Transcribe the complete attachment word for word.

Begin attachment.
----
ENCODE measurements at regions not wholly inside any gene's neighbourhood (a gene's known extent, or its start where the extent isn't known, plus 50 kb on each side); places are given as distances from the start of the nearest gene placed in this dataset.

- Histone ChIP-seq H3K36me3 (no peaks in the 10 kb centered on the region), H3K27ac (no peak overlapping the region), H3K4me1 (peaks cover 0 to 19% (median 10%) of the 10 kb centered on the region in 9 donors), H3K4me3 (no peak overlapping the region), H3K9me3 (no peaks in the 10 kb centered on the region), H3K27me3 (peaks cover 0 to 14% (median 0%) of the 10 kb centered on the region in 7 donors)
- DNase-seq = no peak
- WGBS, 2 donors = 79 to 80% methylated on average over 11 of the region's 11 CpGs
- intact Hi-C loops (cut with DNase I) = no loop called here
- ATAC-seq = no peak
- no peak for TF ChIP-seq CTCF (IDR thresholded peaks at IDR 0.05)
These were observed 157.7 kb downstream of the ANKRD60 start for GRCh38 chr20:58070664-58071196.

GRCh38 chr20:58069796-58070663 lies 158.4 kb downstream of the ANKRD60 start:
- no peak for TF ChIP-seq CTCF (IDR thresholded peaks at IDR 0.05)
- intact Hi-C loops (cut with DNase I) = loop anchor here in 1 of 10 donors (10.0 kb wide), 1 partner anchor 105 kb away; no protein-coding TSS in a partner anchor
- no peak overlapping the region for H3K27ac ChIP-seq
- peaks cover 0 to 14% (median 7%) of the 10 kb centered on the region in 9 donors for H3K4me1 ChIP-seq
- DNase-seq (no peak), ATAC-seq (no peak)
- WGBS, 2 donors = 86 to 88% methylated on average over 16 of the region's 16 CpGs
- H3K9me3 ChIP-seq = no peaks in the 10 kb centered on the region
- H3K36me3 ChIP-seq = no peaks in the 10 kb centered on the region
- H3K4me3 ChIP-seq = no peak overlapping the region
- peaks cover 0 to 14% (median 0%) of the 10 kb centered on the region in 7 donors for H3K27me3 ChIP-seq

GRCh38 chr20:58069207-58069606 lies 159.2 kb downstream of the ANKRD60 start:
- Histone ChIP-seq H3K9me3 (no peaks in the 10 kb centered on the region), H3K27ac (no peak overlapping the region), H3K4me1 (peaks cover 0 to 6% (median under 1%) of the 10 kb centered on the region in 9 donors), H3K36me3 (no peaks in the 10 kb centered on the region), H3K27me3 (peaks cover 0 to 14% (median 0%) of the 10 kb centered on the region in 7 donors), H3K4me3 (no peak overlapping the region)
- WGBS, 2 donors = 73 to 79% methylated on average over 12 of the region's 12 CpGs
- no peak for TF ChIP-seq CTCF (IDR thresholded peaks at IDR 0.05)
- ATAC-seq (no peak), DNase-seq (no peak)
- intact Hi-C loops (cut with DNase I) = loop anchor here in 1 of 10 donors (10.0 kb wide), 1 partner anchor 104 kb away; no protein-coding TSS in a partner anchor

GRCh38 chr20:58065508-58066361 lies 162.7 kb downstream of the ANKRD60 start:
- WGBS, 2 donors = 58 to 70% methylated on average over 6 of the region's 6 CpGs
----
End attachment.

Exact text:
ENCODE measurements at regions not wholly inside any gene's neighbourhood (a gene's known extent, or its start where the extent isn't known, plus 50 kb on each side); places are given as distances from the start of the nearest gene placed in this dataset.

- Histone ChIP-seq H3K36me3 (no peaks in the 10 kb centered on the region), H3K27ac (no peak overlapping the region), H3K4me1 (peaks cover 0 to 19% (median 10%) of the 10 kb centered on the region in 9 donors), H3K4me3 (no peak overlapping the region), H3K9me3 (no peaks in the 10 kb centered on the region), H3K27me3 (peaks cover 0 to 14% (median 0%) of the 10 kb centered on the region in 7 donors)
- DNase-seq = no peak
- WGBS, 2 donors = 79 to 80% methylated on average over 11 of the region's 11 CpGs
- intact Hi-C loops (cut with DNase I) = no loop called here
- ATAC-seq = no peak
- no peak for TF ChIP-seq CTCF (IDR thresholded peaks at IDR 0.05)
These were observed 157.7 kb downstream of the ANKRD60 start for GRCh38 chr20:58070664-58071196.

GRCh38 chr20:58069796-58070663 lies 158.4 kb downstream of the ANKRD60 start:
- no peak for TF ChIP-seq CTCF (IDR thresholded peaks at IDR 0.05)
- intact Hi-C loops (cut with DNase I) = loop anchor here in 1 of 10 donors (10.0 kb wide), 1 partner anchor 105 kb away; no protein-coding TSS in a partner anchor
- no peak overlapping the region for H3K27ac ChIP-seq
- peaks cover 0 to 14% (median 7%) of the 10 kb centered on the region in 9 donors for H3K4me1 ChIP-seq
- DNase-seq (no peak), ATAC-seq (no peak)
- WGBS, 2 donors = 86 to 88% methylated on average over 16 of the region's 16 CpGs
- H3K9me3 ChIP-seq = no peaks in the 10 kb centered on the region
- H3K36me3 ChIP-seq = no peaks in the 10 kb centered on the region
- H3K4me3 ChIP-seq = no peak overlapping the region
- peaks cover 0 to 14% (median 0%) of the 10 kb centered on the region in 7 donors for H3K27me3 ChIP-seq

GRCh38 chr20:58069207-58069606 lies 159.2 kb downstream of the ANKRD60 start:
- Histone ChIP-seq H3K9me3 (no peaks in the 10 kb centered on the region), H3K27ac (no peak overlapping the region), H3K4me1 (peaks cover 0 to 6% (median under 1%) of the 10 kb centered on the region in 9 donors), H3K36me3 (no peaks in the 10 kb centered on the region), H3K27me3 (peaks cover 0 to 14% (median 0%) of the 10 kb centered on the region in 7 donors), H3K4me3 (no peak overlapping the region)
- WGBS, 2 donors = 73 to 79% methylated on average over 12 of the region's 12 CpGs
- no peak for TF ChIP-seq CTCF (IDR thresholded peaks at IDR 0.05)
- ATAC-seq (no peak), DNase-seq (no peak)
- intact Hi-C loops (cut with DNase I) = loop anchor here in 1 of 10 donors (10.0 kb wide), 1 partner anchor 104 kb away; no protein-coding TSS in a partner anchor

GRCh38 chr20:58065508-58066361 lies 162.7 kb downstream of the ANKRD60 start:
- WGBS, 2 donors = 58 to 70% methylated on average over 6 of the region's 6 CpGs